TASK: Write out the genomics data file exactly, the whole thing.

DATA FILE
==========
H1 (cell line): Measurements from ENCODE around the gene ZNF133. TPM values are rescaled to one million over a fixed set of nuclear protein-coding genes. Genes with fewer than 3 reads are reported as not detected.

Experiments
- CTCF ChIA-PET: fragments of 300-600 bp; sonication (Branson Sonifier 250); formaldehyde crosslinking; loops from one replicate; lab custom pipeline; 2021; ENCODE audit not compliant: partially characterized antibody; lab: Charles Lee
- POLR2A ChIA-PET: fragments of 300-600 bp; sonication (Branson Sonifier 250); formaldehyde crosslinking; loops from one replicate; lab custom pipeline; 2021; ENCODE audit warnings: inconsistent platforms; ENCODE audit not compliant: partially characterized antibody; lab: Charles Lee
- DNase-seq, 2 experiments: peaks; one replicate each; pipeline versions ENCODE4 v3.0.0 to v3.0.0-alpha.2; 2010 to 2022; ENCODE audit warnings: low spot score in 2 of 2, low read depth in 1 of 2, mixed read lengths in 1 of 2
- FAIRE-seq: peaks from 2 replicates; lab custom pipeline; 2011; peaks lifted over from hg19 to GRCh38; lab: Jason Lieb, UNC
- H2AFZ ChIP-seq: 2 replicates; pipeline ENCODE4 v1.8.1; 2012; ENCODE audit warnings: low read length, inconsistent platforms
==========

H1 (cell line): Measurements from ENCODE around the gene ZNF133. TPM values are rescaled to one million over a fixed set of nuclear protein-coding genes. Genes with fewer than 3 reads are reported as not detected.

Experiments
- CTCF ChIA-PET: fragments of 300-600 bp; sonication (Branson Sonifier 250); formaldehyde crosslinking; loops from one replicate; lab custom pipeline; 2021; ENCODE audit not compliant: partially characterized antibody; lab: Charles Lee
- POLR2A ChIA-PET: fragments of 300-600 bp; sonication (Branson Sonifier 250); formaldehyde crosslinking; loops from one replicate; lab custom pipeline; 2021; ENCODE audit warnings: inconsistent platforms; ENCODE audit not compliant: partially characterized antibody; lab: Charles Lee
- DNase-seq, 2 experiments: peaks; one replicate each; pipeline versions ENCODE4 v3.0.0 to v3.0.0-alpha.2; 2010 to 2022; ENCODE audit warnings: low spot score in 2 of 2, low read depth in 1 of 2, mixed read lengths in 1 of 2
- FAIRE-seq: peaks from 2 replicates; lab custom pipeline; 2011; peaks lifted over from hg19 to GRCh38; lab: Jason Lieb, UNC
- H2AFZ ChIP-seq: 2 replicates; pipeline ENCODE4 v1.8.1; 2012; ENCODE audit warnings: low read length, inconsistent platforms